Appealing to those two factors has allowed Vinyl Me, Please to build a fairly large following from that niche group, Fiedler said. The company has gotten notoriety and additional subscribers by offering what many record stores, big or small, simply cannot: exclusive recordings or albums, and special editions of well-regarded releases, to catch vinyl listeners’ attention.

“We do a special edition pressing of all of our records,” Fiedler explained. “So, each one has something about it that is unique. Sometimes, it’s even the availability of the record itself, that you can’t get it anywhere else. So, customers will find us by wanting to get their hands on that record or a special edition of another album they like.”

Keeping the record spinning

Fiedler acknowledged that he and Barstow did not create the idea of a curated record-of-the-month club. In fact, the idea has been around for some time, but its earned a reputation as an idea that’s not been done successfully at scale — particularly in the modern era.

Thanks, at least in some part, to both a resurgence in vinyl records and a rise in the popularity of subscription services of all kinds, Fiedler, Barstow and their team have been working to change that reputation. Their work isn’t done quite yet, though. Fiedler said the company plans to continue to grow in 2018 by offering a record club that isn’t just focused on matching — or even improving upon — the efforts of other subscription record services. Instead, it will focus on hearing what its members want most.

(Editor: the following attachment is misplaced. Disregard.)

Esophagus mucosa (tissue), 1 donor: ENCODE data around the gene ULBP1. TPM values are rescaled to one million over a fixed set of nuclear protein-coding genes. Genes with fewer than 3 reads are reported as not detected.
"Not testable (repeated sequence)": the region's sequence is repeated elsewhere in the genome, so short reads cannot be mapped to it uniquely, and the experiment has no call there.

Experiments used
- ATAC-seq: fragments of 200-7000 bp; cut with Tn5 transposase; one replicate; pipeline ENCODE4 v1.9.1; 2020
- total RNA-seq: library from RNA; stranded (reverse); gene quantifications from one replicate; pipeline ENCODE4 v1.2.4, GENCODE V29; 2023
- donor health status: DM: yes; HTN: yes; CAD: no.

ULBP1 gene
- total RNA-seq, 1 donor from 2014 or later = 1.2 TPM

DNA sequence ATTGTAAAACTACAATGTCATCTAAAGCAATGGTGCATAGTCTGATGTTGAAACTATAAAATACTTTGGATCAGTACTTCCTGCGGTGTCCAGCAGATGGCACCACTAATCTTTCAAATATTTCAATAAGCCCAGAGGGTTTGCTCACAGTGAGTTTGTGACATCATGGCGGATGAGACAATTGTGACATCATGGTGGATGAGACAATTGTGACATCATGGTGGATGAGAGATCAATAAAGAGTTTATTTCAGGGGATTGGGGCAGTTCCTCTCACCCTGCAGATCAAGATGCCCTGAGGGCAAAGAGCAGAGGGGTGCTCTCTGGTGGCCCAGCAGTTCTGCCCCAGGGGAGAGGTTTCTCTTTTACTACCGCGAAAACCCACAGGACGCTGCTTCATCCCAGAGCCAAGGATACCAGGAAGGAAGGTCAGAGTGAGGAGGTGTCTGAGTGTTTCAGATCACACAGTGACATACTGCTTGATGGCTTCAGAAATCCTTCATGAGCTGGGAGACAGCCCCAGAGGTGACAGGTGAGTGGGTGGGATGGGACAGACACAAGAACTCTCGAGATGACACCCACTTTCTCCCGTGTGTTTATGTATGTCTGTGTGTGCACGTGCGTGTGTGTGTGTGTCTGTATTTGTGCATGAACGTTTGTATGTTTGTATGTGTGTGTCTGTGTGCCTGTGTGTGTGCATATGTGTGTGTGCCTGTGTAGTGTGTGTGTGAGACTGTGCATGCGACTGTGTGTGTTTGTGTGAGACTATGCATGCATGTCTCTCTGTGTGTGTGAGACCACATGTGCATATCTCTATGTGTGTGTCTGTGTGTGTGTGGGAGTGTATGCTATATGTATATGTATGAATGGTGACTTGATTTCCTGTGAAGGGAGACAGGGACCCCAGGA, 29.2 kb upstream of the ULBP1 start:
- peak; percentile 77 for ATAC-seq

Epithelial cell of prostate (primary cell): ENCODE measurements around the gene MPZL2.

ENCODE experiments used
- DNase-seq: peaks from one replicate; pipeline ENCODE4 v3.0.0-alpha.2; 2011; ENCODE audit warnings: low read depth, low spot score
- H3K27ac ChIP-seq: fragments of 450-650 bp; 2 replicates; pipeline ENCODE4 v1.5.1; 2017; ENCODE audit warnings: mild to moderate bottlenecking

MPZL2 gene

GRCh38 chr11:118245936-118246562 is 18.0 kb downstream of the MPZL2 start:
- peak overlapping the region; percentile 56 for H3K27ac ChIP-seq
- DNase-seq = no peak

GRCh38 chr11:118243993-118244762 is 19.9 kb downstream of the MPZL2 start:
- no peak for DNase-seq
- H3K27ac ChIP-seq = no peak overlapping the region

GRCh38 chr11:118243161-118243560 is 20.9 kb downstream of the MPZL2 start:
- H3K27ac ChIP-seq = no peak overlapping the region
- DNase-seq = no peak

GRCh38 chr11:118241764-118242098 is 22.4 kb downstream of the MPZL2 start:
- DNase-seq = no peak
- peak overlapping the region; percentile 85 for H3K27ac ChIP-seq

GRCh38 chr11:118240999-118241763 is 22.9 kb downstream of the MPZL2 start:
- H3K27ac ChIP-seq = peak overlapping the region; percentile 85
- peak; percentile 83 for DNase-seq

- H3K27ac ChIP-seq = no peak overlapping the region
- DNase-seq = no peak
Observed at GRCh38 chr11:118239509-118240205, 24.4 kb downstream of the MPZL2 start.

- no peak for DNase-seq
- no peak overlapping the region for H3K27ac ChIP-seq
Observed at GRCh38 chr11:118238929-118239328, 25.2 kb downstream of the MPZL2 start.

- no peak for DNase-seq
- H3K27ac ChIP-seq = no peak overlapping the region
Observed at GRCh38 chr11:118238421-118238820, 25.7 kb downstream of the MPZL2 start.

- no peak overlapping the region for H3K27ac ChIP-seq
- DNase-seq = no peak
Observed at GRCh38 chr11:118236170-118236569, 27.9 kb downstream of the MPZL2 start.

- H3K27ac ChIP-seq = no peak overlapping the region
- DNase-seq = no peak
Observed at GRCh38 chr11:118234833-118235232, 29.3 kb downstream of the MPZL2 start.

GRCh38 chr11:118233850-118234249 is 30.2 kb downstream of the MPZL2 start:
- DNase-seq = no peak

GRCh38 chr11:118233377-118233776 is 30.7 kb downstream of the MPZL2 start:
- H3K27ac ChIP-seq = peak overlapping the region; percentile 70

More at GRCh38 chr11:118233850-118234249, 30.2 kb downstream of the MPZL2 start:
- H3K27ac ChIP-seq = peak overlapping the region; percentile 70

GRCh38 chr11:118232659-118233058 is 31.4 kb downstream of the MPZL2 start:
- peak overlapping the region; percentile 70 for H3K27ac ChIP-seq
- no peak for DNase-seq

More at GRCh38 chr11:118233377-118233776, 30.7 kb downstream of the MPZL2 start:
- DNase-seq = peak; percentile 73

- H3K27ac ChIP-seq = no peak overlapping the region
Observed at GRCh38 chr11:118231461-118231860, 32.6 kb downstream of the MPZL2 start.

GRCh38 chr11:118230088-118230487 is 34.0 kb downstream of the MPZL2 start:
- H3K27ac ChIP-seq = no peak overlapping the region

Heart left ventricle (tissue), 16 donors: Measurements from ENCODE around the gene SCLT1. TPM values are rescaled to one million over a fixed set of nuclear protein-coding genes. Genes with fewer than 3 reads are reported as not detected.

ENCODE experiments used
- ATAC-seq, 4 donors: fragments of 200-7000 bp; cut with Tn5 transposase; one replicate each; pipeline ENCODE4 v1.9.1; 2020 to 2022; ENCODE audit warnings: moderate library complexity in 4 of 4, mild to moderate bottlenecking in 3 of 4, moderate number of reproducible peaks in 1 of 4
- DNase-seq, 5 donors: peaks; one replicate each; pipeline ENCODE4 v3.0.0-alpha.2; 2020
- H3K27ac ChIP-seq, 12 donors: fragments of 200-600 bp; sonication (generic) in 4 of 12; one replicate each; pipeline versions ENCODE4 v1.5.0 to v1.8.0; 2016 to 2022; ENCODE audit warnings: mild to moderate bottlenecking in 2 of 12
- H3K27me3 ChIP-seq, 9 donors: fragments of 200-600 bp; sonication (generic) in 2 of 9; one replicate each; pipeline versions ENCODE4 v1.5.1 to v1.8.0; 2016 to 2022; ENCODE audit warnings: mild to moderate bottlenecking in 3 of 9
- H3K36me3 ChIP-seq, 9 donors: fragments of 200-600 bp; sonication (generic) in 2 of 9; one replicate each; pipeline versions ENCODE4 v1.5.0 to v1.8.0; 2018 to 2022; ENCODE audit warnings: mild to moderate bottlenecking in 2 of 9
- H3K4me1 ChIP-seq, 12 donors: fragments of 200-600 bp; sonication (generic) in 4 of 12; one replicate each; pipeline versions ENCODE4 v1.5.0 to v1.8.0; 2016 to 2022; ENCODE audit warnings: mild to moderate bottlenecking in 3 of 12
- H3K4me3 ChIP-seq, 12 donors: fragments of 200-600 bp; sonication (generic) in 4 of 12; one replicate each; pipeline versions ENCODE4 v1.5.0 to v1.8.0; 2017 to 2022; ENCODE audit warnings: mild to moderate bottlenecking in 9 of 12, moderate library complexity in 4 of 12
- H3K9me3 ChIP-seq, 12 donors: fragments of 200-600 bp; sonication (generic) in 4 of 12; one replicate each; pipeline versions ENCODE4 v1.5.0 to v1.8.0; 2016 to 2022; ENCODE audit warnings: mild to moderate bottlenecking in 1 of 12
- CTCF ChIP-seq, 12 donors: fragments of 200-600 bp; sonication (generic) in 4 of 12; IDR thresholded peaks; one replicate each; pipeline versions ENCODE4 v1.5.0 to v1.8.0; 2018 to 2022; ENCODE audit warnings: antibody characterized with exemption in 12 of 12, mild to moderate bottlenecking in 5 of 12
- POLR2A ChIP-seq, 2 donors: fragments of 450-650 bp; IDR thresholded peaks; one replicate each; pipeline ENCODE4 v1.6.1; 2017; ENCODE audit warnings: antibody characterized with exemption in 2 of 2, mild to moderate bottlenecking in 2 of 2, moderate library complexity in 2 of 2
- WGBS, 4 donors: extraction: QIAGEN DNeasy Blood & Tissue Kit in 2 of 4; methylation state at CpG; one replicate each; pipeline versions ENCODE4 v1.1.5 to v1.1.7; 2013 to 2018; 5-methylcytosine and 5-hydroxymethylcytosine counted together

“We’ve been hyper-focused on figuring out, as music fans, what we would want from our service, and creating a new kind of record club that’s more appealing to them,” he said. “I think that’s given a better path forward than looking at other companies that have been in the space, and it’s something we plan to continue going forward.”

It seems the song will go on for Fiedler and Vinyl Me, Please.

About the Index 

The PYMNTS.com Subscription Commerce Conversion Index™, a Recurly collaboration, measures frictions in the digital shopping experience for subscription services and products and how those frictions impact a merchant’s final conversion rate. This index analyzes why certain sites are better at converting sales than others, examining several pre-payment factors that generate either friction or sales.